Why Valve’s Stance On NFTs Will Probably Change, And Soon

Why Valve’s Stance On NFTs Will Probably Change, And Soon

Over the weekend, Steam banned blockchain and NFT games. The crypto gaming world has responded, and it will live on. But it’s undeniably a blow to not be able to publish on PC’s main storefront for the foreseeable future – a blow that will perhaps convince some developers to pivot towards mobile, console and HTML5.

On the front line of this kerfuffle, and in close communication with Valve, was Enjin-backed puzzle game Age of Rust, which was able to shed light on Valve’s reasoning:

Valve’s stance has nothing to do with the environment, and is likely a combination of marketplace control and legal compliance.

Of course as a private company, it could simply say “Valve doesn’t like crypto” and post a GIF of Gabe Newell burning a Dogecoin while blowing a raspberry to the internet en masse, and it’d be within its rights. But Valve didn’t do that. It put forward an argument, and now we get to point out that it’s fundamentally flawed.

You Wanna Go There, Valve?

A golden AK-47 appears on a third-party skins trading website for CSGO
A golden AK-47 skin purchasable on the DMarket trading site

For years, Valve has been the primary example of in-items having value.

Steam has a “soft” cashout system in which you can sell items for in-store credit to buy other items or Steam games. Then there’s a “hard” cashout in which you use a third-party, external website to sell the item for real-world cash.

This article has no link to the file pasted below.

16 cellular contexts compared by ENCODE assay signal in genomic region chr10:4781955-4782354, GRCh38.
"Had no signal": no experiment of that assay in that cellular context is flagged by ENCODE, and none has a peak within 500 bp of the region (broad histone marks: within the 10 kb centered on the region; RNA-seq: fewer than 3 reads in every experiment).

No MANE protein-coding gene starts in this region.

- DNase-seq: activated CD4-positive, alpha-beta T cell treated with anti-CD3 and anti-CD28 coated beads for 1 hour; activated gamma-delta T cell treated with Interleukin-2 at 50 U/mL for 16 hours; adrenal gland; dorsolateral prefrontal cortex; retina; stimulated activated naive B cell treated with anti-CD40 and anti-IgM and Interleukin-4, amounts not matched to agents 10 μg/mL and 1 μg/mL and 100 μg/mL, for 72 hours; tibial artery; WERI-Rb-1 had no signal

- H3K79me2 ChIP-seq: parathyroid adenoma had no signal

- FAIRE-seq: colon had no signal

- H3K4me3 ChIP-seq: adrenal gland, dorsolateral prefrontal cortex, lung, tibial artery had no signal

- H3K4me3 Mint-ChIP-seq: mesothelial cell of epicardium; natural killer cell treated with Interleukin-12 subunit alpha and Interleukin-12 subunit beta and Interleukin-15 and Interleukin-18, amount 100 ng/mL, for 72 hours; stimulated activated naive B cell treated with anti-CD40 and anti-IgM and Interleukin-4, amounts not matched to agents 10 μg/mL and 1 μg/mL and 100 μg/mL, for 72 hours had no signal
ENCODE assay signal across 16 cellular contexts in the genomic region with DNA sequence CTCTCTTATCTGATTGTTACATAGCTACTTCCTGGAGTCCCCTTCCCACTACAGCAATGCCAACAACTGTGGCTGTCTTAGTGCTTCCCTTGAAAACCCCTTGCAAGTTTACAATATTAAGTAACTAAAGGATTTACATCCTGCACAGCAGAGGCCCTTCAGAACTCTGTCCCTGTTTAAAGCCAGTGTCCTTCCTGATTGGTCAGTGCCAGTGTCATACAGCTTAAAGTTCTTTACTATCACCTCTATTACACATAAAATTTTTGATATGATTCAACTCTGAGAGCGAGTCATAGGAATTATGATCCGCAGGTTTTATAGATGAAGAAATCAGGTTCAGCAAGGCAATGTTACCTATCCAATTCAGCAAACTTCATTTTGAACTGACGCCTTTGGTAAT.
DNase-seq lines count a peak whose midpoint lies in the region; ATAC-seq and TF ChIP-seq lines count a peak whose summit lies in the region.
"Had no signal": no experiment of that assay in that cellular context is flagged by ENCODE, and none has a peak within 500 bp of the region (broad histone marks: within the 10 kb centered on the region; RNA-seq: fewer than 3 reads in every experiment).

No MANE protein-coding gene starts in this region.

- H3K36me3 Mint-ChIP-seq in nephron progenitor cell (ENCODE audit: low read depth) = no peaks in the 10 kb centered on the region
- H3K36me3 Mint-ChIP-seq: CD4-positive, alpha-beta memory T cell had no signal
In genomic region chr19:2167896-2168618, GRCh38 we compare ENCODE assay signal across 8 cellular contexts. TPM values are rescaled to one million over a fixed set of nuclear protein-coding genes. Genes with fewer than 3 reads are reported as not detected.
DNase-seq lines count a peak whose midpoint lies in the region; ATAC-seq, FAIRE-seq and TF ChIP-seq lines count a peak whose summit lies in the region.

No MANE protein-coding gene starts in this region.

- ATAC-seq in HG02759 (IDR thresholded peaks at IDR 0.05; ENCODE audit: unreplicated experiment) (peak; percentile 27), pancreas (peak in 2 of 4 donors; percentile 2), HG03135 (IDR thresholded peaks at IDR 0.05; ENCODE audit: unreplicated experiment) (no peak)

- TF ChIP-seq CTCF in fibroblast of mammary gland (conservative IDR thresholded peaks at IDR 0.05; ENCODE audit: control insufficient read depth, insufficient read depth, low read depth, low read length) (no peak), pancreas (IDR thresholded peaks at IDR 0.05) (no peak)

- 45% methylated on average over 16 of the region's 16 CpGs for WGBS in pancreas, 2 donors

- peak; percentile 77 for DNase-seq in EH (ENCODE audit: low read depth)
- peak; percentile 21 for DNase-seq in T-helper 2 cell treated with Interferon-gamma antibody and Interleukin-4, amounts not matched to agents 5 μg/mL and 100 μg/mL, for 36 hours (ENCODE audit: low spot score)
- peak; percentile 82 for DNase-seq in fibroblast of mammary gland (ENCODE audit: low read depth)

Because the soft cashout technically uses “Steam bucks” instead of money, Valve gets to deny it’s a true cashout. Because the third-party websites aren’t Valve-affiliated, it gets to pretend it doesn’t know much about it.

One of the most popular of these third-party websites is DMarket. I was able to speak to its CEO Vlad Panchenko, who walked me through how they communicate with Valve as much as possible, ensuring compliance and security. Valve are fully aware this exists. To add an extra helping of irony, DMarket’s items are now based on a new blockchain/NFT system.

Over time, Valve has introduced limitations to curtail some of the dodgier practices around this system, such as imposing a wait before you can resell an item to slow down fraudulent activity and money laundering, or outright banning the gambling scene that flourished around item value. But you can still buy, sell and trade items, and ultimately cash out.

Publishers and industry lobby groups pleading the case of loot boxes are fond of saying there’s no cash out system in in-game stores. If you believe them – and you shouldn’t – that means these items have no value, therefor loot boxes don’t constitute gambling. Except, of course, there’s that one company. There’s Valve. The one that does let you cash out.

So by a commonly-used industry definition of item value, Valve’s skin economy is quite valuable indeed. But even this is too generous, as the definition of value doesn’t depend on cashing out.